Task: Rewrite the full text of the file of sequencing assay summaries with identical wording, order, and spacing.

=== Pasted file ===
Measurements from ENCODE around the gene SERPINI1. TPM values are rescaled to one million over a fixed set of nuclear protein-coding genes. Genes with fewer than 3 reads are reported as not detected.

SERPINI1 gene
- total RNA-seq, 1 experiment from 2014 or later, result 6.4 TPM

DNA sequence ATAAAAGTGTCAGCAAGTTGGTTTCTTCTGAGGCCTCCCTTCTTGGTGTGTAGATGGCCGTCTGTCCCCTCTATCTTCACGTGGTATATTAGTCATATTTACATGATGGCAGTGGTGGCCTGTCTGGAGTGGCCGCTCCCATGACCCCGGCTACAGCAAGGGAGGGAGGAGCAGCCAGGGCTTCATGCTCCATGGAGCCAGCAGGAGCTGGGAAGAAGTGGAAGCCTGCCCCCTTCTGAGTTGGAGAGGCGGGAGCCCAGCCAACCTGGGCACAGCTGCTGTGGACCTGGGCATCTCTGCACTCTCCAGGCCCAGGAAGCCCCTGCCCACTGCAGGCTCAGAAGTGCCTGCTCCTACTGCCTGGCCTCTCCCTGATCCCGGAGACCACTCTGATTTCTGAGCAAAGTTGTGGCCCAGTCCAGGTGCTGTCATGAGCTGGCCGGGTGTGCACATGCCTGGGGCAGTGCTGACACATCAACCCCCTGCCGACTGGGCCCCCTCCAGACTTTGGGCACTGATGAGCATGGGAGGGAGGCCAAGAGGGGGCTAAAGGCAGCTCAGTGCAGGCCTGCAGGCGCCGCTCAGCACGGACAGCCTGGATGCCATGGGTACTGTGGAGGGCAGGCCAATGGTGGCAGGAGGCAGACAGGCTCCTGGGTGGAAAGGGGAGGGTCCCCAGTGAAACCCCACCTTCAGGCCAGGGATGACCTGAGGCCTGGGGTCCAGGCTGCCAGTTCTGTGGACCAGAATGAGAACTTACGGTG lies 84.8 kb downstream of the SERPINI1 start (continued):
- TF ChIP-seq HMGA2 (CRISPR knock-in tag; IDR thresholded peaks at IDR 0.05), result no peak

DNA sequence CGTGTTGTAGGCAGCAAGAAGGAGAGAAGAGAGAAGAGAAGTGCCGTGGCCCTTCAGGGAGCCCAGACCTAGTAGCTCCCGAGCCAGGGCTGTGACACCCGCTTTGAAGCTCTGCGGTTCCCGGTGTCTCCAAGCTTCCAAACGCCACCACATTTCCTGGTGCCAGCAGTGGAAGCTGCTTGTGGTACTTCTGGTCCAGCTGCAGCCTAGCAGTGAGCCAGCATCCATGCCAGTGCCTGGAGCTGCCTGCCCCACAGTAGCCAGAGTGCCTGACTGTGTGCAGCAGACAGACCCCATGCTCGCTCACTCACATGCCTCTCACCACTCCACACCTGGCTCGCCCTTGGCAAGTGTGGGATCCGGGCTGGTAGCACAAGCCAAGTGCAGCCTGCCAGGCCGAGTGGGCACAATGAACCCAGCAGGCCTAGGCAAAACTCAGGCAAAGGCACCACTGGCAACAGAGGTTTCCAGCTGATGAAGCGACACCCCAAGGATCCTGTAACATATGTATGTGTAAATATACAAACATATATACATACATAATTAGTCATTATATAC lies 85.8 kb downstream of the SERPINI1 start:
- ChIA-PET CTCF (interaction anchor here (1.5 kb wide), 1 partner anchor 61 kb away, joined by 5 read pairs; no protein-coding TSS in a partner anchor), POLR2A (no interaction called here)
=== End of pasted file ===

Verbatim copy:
Measurements from ENCODE around the gene SERPINI1. TPM values are rescaled to one million over a fixed set of nuclear protein-coding genes. Genes with fewer than 3 reads are reported as not detected.

SERPINI1 gene
- total RNA-seq, 1 experiment from 2014 or later, result 6.4 TPM

DNA sequence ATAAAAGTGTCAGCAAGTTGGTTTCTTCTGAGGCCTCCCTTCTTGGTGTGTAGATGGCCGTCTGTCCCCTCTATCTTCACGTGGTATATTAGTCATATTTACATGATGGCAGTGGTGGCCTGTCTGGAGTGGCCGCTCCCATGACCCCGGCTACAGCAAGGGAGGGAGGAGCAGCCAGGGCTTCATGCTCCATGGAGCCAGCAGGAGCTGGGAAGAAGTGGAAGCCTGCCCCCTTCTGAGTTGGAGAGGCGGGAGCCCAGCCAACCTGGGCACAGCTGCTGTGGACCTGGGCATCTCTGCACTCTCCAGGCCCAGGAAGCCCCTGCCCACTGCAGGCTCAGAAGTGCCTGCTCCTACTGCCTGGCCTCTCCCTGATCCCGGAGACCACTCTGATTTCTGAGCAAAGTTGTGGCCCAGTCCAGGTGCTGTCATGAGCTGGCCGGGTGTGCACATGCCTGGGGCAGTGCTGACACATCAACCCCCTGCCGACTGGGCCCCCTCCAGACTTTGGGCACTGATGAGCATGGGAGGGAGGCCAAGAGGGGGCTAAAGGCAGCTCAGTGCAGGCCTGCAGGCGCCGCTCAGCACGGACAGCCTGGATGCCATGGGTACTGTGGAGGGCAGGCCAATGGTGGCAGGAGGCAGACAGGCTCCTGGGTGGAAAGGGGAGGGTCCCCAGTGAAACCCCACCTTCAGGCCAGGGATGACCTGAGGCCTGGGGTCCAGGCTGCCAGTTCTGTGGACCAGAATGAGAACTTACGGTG lies 84.8 kb downstream of the SERPINI1 start (continued):
- TF ChIP-seq HMGA2 (CRISPR knock-in tag; IDR thresholded peaks at IDR 0.05), result no peak

DNA sequence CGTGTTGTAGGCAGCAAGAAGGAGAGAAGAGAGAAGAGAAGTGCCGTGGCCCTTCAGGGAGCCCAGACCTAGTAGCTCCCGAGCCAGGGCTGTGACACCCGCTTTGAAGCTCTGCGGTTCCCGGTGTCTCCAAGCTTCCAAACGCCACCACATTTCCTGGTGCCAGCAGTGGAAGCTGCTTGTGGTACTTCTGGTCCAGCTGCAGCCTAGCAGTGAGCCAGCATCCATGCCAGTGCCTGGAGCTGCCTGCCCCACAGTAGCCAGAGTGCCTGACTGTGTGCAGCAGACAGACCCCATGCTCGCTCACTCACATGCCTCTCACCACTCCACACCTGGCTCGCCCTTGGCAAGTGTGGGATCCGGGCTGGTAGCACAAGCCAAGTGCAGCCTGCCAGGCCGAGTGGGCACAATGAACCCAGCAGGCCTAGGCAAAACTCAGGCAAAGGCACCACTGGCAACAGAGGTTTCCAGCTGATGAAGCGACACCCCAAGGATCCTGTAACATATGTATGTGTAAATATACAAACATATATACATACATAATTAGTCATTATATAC lies 85.8 kb downstream of the SERPINI1 start:
- ChIA-PET CTCF (interaction anchor here (1.5 kb wide), 1 partner anchor 61 kb away, joined by 5 read pairs; no protein-coding TSS in a partner anchor), POLR2A (no interaction called here)